CEE, now called Mennonite Partners in China (MPC), is the organization through which Julie and I teach as Mennonite Church Canada Workers. Thanks to the China-North America Mennonite network, my nurse was an extended family member. Now we had lots to talk about.
The following week Julie and I met Xiaomin for dinner. She told us about her experience as a CEE/MPC scholar and her life in China today.
Xiaomin has fond memories of her year in the USA. While she was able to travel to Goshen, New York, and other cities, she especially has fond memories of Bluffton.
“People there are very kind and nice. I loved them.”
She warmly recalls her nursing professor, Dr. Wanda McDowell. And she remembers with appreciation the worship services at the Bluffton First Mennonite Church she attended. Having worked for several years at First Affiliated Hospital as a neurosurgical nurse, Xiaomin today is head nurse of the Hyperbaric Oxygen department. Many of the patients she meets come for treatment following brain surgery, head trauma, carbon monoxide poisoning, and, like me, sudden hearing loss.
During my first week of oxygen therapy, Xiaomin pointed out that at least 15 sessions are usually recommended for my condition. So when the 10 sessions my doctor ordered were finished, I decided to continue for another 5. Two hearing tests showed progressive improvement. I ended up returning for an additional 20 treatments. While my ear has not returned to normal, I have regained far more hearing than the original prognosis offered. My doctor pronounced me “very lucky.”When Julie and I were based in Hamilton, Ont. in the fall of 2010 for a Canadian assignment with Mennonite Church Canada, I saw an ear specialist. Hyperbaric oxygen is not used to treat sudden hearing loss in Hamilton and the doctor seemed sceptical of the treatment I had received, but it certainly worked for me.
I’m very glad to have Xiaomin as a new Chinese friend. I’m also grateful for the information she provided about a longer series of oxygen treatments. I’m grateful for the MPC/CEE network that enabled me to meet her. And I’m grateful that God, more than we are aware, uses such connections to impart healing and grace.
Philip and Julie Bender are long-term Mennonite Church Canada Workers in Dazhou, Sichuan. They serve through Mennonite Partners in China, teaching English at Sichuan University of Arts and Science.
Chinese Anabaptist Network seeks regional fellowship
Hong Kong, CHINA.— Another Anabaptist network is taking shape – this time in East Asia. The unofficially named “Chinese Anabaptist Network” joins similar Anabaptist and Mennonite networks and centres in United Kingdom, France, South Africa, and Korea, among others.
Sixteen representatives from Mennonite churches and organizations in Taiwan, Hong Kong, Macau and China, and representatives of North American Mennonite mission bodies, met at Grace Mennonite Church in Hong Kong on Nov. 23, 2010 to explore how to develop stronger relationships. They affirmed Mennonite Church Canada workers George and Tobia Veith as facilitators for the new network.
For several decades Mennonite churches have taken root in Taiwan and Hong Kong and more recently in Macau, but connections among these churches have been limited. The Fellowship of Mennonite Churches in Taiwan (FOMCIT) is the largest Mennonite body in the region with 21 congregations, followed by the Conference of Mennonite Churches in Hong Kong (CMCHK) with a three churches. The Mennonite Church in Macau is the only Mennonite congregation in that city.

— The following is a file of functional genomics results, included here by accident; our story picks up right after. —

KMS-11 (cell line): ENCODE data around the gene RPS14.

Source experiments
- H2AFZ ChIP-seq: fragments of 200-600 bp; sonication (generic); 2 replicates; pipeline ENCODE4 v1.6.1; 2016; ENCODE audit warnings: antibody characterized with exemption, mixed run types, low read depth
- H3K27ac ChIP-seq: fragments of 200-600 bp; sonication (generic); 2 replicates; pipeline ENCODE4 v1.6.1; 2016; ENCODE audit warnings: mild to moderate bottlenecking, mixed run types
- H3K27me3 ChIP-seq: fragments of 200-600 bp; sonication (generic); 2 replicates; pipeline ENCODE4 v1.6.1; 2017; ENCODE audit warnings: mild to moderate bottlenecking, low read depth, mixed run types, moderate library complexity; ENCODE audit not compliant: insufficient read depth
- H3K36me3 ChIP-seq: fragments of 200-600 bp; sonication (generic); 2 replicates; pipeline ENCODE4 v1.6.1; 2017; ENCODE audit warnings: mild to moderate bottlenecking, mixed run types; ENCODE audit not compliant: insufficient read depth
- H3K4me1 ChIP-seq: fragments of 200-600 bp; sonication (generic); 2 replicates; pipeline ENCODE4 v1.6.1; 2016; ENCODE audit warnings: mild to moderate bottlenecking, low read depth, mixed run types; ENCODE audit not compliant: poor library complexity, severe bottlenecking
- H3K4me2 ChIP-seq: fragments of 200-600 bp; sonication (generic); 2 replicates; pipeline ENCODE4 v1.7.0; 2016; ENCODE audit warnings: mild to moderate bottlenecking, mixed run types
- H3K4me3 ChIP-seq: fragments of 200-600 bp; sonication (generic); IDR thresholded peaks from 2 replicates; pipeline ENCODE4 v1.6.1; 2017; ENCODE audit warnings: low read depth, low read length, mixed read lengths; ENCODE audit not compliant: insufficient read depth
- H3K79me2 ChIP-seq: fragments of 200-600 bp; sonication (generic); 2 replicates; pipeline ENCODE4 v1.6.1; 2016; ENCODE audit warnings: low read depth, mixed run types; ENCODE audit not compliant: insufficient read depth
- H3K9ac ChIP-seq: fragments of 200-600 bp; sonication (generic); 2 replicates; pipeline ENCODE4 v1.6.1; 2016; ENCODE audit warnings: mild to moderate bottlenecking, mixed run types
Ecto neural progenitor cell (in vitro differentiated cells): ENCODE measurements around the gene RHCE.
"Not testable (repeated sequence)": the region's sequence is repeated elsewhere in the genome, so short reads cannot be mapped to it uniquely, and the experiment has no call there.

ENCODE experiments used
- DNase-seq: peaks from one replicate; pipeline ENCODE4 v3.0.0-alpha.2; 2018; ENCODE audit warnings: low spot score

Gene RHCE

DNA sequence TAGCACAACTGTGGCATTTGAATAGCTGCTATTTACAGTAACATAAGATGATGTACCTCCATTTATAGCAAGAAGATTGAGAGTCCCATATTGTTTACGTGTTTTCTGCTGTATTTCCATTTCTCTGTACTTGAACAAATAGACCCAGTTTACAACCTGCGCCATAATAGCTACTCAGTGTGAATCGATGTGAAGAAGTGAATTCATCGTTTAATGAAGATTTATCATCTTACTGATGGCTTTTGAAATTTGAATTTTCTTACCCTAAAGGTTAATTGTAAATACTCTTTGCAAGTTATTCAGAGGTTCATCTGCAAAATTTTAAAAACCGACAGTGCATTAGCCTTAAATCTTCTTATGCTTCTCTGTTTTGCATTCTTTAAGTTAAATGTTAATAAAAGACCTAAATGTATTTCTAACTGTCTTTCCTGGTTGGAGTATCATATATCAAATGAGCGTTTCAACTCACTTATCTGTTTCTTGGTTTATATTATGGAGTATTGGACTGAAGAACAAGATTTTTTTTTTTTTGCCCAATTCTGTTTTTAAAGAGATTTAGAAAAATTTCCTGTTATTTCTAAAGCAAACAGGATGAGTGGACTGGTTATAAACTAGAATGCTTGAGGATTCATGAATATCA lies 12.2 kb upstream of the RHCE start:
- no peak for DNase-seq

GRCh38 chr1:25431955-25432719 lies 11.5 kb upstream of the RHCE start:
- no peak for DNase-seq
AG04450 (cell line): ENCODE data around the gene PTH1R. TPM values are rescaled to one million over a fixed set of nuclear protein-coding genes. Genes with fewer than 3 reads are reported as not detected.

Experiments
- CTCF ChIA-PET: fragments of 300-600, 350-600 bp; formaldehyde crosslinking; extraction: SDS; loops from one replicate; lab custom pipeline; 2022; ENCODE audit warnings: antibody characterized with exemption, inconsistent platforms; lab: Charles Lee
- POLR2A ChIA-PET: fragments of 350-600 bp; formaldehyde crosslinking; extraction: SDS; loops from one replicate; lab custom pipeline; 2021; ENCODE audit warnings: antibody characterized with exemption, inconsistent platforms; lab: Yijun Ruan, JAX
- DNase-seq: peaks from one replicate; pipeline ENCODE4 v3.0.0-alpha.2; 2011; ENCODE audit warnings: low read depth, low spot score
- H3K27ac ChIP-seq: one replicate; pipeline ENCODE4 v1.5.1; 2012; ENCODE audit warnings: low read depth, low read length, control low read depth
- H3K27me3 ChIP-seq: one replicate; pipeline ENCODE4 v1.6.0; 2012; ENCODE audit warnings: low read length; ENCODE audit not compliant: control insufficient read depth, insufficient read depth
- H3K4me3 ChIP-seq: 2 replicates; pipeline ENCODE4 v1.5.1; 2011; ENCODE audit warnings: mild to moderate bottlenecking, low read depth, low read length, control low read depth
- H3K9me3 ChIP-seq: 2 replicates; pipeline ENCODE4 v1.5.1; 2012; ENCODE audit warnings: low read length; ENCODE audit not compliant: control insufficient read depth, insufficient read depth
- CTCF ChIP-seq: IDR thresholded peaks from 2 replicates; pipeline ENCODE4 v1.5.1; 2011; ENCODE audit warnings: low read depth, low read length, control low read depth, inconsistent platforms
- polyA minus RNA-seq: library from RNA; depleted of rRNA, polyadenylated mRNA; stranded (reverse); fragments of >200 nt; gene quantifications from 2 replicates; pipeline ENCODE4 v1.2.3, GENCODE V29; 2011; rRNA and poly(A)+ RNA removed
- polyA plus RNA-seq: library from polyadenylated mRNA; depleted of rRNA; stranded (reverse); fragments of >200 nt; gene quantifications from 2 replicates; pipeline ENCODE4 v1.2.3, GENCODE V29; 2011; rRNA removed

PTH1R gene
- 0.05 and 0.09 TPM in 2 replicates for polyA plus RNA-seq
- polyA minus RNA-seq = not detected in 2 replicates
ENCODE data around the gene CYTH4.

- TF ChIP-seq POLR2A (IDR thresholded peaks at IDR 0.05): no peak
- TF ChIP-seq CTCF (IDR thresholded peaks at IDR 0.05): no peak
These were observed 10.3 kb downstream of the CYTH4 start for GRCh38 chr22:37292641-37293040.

While no identifiable Mennonite church exists in mainland China, Mennonites have had a presence there since the 1980s, building relationships with existing churches and believers through Mennonite Partners in China (MPC, formerly China Educational Exchange).
Jeanette Hanson, a Mennonite Church Canada worker in Chengdu, and Hongtao Yin, MPC’s church relations coordinator in Beijing, shared stories about Mennonite connections to one group of pastors who are part of the officially recognized national church, the Three-Self Church. Hanson reported that these pastors expressed a desire for ongoing and growing connections with Mennonites.
“They are not affiliated with any Western denomination, but you could say that much of their theology and way of doing church is very Anabaptist,” Hanson pointed out. Their congregations maintain a strong emphasis on servant leadership, outreach and service.
Chinese language Anabaptist resources topped a list identifying needs among Mennonite churches in the new network. Participants agreed that a list of available resources, from books and Sunday School items to audio visual materials, would be shared through a future website. The group expressed a desire for regular interaction and agreed the new network should meet annually.
Alde Wong, pastor of Grace Mennonite Church in Hong Kong appreciated the opportunity together with her peers. “I learned from the process about how Mennonites from different countries can cooperate. This was a very good opportunity for fellowship and for future cooperation.”
“I believe an exciting web of possibilities and connections will emerge,” Tobia Veith said. “We are privileged to live in the region and serve to facilitate these rich connections.”
A similar inter-Mennonite consultation was held in 2006 in Macau. Sheldon Sawatzky, current FOMCIT General Secretary and former Asia Director for Mennonite Mission Network noted, “This time we have the advantage of having someone [George and Tobia Veith] available to help coordinate things for our network.”
The next meeting of the Chinese Anabaptist Network is planned for November 2011.
This is the roundup of Mennonite Church Canada Witness work for week of Jan. 21, 2011.